The bill would have every state agency the “policies and practices to ensure that it does not contribute to institutional racism.” The bill also outlines guidelines for the state agencies on the processes.

SB 90: Delay Corporate Income Tax Rate Reduction by Sen. Mimi Stewart, D-Albuquerque

This is a bill that appears like a direct target on a priority of Gov. Susana Martinez. The bill would basically delay corporate income tax cuts by a year. The odds of such a bill even making Martinez’s desk are dire.

SB 95: Local Option District Spirit Sales Elections by Sen. William Soules, D-Las Cruces

This bill would allow for local option districts to vote to allow restaurants to have licenses that allow for not just beer and wine, but also for the sale of New Mexico-produced distilled spirits. The language just adds New Mexico-produced distilled spirits to existing language for beer and wine licenses.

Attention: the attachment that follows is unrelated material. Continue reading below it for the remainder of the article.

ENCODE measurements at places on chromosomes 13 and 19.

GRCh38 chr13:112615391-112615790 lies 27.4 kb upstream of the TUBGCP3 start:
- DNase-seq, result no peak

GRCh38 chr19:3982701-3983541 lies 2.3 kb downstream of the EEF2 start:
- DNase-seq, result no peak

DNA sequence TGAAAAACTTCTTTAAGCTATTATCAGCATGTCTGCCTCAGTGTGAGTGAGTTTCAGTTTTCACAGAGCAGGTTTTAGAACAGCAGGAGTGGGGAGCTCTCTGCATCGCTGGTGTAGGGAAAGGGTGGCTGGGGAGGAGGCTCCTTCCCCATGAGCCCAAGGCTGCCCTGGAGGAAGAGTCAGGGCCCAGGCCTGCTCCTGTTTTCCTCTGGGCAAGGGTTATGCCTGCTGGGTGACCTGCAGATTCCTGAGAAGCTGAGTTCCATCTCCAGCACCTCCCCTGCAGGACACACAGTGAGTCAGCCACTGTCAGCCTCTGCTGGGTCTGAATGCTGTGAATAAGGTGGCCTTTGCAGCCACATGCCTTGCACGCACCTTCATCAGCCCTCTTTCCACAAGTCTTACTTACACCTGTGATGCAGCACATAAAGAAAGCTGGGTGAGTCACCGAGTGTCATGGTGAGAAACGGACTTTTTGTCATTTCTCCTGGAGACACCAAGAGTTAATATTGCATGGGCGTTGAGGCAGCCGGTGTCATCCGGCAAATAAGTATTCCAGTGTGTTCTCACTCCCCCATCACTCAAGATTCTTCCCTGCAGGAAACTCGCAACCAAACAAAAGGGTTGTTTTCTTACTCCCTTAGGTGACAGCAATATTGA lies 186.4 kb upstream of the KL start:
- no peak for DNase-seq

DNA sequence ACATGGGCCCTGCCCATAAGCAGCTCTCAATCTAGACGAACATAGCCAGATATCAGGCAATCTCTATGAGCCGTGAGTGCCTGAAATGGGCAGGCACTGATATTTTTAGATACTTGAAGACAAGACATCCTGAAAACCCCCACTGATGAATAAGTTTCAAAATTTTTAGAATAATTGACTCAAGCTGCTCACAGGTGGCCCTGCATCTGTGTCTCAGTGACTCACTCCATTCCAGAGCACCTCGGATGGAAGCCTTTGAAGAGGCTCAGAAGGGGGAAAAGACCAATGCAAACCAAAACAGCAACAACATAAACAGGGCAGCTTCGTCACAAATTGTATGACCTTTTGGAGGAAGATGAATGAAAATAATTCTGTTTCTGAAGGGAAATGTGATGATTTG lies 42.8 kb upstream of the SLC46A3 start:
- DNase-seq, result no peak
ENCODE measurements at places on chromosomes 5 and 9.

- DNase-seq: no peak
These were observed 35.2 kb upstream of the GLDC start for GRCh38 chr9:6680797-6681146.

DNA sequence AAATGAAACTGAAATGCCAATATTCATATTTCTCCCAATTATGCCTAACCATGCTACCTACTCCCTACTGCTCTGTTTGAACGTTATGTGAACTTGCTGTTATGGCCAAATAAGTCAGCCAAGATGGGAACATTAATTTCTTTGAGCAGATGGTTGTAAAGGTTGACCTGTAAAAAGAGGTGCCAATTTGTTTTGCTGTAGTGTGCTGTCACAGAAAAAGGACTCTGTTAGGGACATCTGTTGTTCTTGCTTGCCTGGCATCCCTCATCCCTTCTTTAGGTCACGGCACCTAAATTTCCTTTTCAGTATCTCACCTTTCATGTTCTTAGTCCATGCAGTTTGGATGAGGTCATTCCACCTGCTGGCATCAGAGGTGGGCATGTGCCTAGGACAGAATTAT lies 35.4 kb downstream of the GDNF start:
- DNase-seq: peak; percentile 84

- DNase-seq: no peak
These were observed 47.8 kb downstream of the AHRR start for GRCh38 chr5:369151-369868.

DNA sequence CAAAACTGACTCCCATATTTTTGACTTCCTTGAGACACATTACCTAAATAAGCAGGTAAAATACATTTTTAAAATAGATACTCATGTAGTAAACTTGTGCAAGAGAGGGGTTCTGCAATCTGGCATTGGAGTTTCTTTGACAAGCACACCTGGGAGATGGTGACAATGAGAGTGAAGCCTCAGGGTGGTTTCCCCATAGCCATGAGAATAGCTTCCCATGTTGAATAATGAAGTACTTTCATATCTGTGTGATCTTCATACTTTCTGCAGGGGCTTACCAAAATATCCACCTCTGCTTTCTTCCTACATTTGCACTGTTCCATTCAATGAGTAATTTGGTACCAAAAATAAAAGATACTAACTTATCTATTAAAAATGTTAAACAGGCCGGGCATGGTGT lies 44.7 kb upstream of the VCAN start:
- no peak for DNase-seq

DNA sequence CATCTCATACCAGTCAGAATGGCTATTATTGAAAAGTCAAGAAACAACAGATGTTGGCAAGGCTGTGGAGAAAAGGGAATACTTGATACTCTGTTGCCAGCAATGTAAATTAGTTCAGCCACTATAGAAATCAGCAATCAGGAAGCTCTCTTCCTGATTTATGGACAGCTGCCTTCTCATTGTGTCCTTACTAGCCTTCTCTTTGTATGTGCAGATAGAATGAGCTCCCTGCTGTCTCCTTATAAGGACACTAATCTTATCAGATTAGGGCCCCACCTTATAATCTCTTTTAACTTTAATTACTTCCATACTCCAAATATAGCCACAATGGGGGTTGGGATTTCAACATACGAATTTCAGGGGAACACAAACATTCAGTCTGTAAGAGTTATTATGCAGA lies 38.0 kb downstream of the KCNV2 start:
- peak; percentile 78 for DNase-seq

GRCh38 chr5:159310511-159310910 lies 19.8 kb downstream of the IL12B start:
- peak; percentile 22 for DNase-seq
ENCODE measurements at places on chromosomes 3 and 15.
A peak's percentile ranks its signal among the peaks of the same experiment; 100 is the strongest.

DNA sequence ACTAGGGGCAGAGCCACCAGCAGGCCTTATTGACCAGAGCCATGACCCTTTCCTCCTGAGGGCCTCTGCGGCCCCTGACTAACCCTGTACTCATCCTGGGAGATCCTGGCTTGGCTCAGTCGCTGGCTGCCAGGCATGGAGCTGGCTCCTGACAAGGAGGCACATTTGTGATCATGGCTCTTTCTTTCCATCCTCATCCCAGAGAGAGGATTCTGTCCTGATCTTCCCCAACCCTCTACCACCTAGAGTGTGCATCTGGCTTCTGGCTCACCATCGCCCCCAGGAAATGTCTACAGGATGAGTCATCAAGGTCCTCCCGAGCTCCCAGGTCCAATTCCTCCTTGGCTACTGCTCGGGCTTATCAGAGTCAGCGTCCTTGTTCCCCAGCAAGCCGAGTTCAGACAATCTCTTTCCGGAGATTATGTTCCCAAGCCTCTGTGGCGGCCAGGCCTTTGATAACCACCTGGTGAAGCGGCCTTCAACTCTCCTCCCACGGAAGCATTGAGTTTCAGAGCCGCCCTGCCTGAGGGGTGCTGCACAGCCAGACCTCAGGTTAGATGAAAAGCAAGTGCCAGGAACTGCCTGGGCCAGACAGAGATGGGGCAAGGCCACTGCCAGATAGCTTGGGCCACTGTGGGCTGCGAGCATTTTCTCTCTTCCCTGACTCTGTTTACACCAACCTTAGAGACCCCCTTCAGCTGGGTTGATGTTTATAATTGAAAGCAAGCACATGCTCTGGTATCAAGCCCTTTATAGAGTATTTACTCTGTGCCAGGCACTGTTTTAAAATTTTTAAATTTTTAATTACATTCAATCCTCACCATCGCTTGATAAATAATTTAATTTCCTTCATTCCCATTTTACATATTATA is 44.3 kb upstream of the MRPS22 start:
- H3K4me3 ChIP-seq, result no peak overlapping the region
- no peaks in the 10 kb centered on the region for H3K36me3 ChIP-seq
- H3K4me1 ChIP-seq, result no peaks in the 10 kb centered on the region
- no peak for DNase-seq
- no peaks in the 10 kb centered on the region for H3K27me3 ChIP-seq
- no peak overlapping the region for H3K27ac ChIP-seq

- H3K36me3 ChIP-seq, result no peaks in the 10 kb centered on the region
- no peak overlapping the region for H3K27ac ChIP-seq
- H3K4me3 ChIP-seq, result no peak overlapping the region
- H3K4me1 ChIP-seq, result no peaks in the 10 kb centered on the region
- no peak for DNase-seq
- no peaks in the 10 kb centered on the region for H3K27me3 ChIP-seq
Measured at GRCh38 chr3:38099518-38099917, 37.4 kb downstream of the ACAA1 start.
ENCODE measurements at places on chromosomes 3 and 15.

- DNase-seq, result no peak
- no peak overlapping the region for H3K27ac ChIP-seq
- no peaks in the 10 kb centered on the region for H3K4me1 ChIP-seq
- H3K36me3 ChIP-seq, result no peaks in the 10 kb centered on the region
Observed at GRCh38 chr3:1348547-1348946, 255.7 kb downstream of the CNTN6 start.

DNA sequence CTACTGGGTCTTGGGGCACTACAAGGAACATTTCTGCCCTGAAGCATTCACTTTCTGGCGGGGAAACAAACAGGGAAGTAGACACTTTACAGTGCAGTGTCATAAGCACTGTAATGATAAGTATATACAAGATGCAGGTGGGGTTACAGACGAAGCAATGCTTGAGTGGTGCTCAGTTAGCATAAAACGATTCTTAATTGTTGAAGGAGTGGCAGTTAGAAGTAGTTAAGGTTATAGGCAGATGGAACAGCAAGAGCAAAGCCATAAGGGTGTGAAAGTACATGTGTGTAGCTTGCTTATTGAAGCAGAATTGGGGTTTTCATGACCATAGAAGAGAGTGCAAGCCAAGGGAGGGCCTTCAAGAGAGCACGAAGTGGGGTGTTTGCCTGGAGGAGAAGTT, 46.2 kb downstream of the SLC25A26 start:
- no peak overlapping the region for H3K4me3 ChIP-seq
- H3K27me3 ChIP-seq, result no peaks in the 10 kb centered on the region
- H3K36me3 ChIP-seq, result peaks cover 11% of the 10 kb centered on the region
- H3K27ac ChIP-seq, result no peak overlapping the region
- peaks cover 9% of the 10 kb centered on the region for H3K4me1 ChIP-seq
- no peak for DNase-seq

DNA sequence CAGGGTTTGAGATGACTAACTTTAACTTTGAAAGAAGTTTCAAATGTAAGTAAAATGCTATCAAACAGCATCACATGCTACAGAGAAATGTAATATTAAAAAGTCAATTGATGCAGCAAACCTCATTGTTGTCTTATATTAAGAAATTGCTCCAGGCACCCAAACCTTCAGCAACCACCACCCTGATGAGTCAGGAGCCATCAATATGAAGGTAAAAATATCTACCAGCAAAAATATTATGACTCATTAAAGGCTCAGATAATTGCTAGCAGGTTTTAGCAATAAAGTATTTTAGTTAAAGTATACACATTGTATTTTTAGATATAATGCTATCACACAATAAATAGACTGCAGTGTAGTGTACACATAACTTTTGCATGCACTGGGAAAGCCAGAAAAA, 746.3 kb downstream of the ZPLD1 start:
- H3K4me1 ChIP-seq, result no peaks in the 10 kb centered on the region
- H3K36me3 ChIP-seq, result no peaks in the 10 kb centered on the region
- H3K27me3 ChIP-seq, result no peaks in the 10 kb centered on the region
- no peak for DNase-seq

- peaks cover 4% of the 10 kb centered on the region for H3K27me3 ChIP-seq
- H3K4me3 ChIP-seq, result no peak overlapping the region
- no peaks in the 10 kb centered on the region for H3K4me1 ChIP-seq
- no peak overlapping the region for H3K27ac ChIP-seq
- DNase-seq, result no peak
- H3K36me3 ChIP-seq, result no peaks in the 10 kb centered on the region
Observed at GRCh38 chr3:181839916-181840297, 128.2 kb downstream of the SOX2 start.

SB 96: Grandparents Raising Grandchildren by Sen. Richard Martinez, D-Española

The bill would appropriate $100,000 to the Aging and Long-Term Services Department for services to support grandparents who are raising grandchildren. This is something that Martinez has spoken about passionately many times over the years.

SB 103: Expand Lottery Scholarship Eligibility by Sen. William Soules, D-Las Cruces

The lottery is on the minds of many after they lost the Powerball that went over $1 billion (this writer did not buy a ticket… on that one at least). In New Mexico, at least, the lottery funds a scholarship program for New Mexicans who want to go to college immediately after high school. This bill would allow those who start college up to 18 months after graduation to get scholarships.